My first four novels all feature male narrators: Dr. John Watson (yes, that Dr. Watson) in Dust and Shadow and Timothy Wilde in the trilogy bearing his name. I never found writing men difficult, mainly because scientists theorize men are homo sapiens, and as I happen to be of the same species, we share a heavily shaded Venn diagram of thoughts and feelings and interest in well-brewed beer. Before penning Jane Steele, my new tale about a governess-turned-vigilante inspired by the classic Jane Eyre, I happily wrote about hardened rogues in muddied boots, never realizing I’d deprived myself of historical fiction’s headiest pleasure…
…dressing people up in fancy costumes.
Especially, dressing people up who can wield wit and weaponry with equal aplomb, as my incarnation of Jane can. After so long wandering in the desert, I admittedly binged on pretty frocks when writing Jane Steele. As if I’d gifted myself a whopping pile of paper dolls and went frenzied with the scissors, slavering all the while.
I’m no fan of gender binaries. Let’s not pretend that world-renowned army doctor badass John Watson, he of transcontinental "experience," a heart of gold, and doubtless VERY capable hands, never noticed the silhouetted figure of a female. My favorite such passage occurs in Doyle’s “The Man with the Twisted Lip”: “…the door flew open, and a little blonde woman stood in the opening, clad in some sort of light mousseline de soie, with a touch of fluffy pink chiffon at the neck and wrists.” The man can survive Afghanistan, shoot a service revolver, and wax rhapsodic about neck fluff with the same tender finesse.
With Jane Steele, however, I glutted on fashion like a morning talk show host who’d run dry of celebrities, corralled a herd of pedestrians into the studio, and shoved them into makeover chairs. I love fashion, and Jane Steele like Jane Eyre spends years as a penurious student and later governess. The lack of food she suffered must have been bad enough, but what about the lack of pink chiffon? The mind revolts.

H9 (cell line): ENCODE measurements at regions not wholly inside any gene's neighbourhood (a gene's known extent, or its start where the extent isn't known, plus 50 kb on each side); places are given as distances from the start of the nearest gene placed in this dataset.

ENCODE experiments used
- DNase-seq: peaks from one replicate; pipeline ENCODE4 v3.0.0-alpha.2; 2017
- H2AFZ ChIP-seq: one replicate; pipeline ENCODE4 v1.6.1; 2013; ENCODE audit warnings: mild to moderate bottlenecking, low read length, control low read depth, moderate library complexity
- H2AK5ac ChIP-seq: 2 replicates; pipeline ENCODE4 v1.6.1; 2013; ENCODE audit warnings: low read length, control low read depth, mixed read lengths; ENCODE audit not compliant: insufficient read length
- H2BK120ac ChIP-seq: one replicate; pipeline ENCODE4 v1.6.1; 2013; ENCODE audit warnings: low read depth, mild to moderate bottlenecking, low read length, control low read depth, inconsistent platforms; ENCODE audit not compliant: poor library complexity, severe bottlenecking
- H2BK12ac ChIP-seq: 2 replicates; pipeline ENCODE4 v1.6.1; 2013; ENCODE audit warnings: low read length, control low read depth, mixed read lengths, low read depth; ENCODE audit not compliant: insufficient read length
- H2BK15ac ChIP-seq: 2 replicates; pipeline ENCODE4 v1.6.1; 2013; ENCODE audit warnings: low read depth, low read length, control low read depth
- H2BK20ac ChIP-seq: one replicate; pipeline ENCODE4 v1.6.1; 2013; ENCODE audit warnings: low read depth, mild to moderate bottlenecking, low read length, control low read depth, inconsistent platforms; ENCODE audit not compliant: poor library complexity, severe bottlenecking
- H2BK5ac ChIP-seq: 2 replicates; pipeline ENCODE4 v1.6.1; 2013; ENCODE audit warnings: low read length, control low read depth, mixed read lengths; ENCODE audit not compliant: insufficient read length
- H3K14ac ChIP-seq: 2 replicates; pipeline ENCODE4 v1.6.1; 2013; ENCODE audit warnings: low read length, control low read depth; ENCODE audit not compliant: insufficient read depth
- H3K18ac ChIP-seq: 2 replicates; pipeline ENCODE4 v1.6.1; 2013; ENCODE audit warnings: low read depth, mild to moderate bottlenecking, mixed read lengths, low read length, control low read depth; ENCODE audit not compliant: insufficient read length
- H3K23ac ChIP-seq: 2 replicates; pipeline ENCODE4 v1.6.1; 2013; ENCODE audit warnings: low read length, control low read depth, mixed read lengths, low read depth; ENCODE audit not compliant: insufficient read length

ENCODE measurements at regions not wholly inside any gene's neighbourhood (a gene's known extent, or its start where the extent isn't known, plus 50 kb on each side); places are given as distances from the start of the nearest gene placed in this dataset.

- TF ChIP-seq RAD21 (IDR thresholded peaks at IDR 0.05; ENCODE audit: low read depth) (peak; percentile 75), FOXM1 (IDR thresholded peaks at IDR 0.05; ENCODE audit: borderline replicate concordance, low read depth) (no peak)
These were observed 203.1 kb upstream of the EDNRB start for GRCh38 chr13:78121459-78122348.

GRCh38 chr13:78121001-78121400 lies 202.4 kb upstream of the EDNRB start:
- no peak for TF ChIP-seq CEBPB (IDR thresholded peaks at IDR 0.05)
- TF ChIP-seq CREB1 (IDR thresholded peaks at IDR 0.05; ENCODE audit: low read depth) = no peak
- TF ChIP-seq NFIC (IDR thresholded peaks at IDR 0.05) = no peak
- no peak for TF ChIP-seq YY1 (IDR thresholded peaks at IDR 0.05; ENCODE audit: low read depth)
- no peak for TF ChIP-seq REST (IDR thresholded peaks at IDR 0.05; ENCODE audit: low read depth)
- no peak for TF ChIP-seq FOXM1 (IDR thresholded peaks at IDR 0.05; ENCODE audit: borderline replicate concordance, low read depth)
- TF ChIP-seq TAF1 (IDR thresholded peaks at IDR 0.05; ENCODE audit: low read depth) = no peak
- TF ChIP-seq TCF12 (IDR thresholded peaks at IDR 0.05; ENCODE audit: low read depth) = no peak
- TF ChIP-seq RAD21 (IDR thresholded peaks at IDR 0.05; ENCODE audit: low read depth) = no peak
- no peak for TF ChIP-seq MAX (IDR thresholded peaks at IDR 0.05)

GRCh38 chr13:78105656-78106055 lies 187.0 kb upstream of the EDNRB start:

So I started researching 1840s-1850s fashion. My version of Jane embraces infamy, dispatches myriad villains, and acquires a small fortune—why shouldn’t she do so in French heels? As an unrepentant style nerd (I once stood in line for the Met's Alexander McQueen exhibit for five hours), I wanted to invest her with real historical splendor. Since words are inadequate to describe these outfits (especially when you’re wiping drool off your keyboard so frequently), here are a few quotes appearing in Jane Steele, matched with their historical inspirations.
“Mr. Thornfield chuckled. He wore a swallowtail coat and a thick rust-coloured cravat—which I thought hardly fair, since my best governess disguise was a thing of drab dove-grey silk striped with a cream pattern and topped with a high lace collar, and it is beastly to be seated across from a bluntly handsome fellow when one looks about as captivating as gravel.”
“It was the finest dress I had ever owned: dull silk, of a colour as much green as it was brown that made my eyes gleam like mahogany, painted asymmetrically with vines of delicate vermillion roses; along the bosom, the cinched waist, and the fully draped sleeves were barred pairs of emerald stripes. A single cascade of tiny buttons dripped from neck to waist, and it occurred to me, seeing the mischievous tilt to my lips, that I had never looked better.”
“This costume was all of the same patternless fabric, a shimmering fawn colour, but the detailing was exquisite—ten deep pleats, a plain band of the same fabric at the waist, and then it blossomed into fold after fold, like a modern woman’s dream of a Renaissance belle.”
“Then I donned another of my fashionable frocks, a floral silk with a dramatic shawl collar, all save the white lace sleeves emerging from fabric printed in grey and silver and a blue which reminded me of Mr. Thornfield’s eyes. Today is for you, I thought, wherever you are and however you fare, and was seized with such a longing that my breath caught.”
Fashion is very much entangled in Jane’s feelings, obviously, and I do tend to think of clothing as a sort of armor when it’s well-selected—a daily broadcast to the world of acceptance, defiance, mood, taste, or whatever else we express when we stand backlit in doors clad in mousseline de soie, or you know...a Nirvana t-shirt. So whether your wardrobe runs to blue jeans or ball gowns, I hope you love your own skin and enjoy Jane Steele. Clothes don’t make the woman—but under the proper circumstances, I think they can certainly make her day.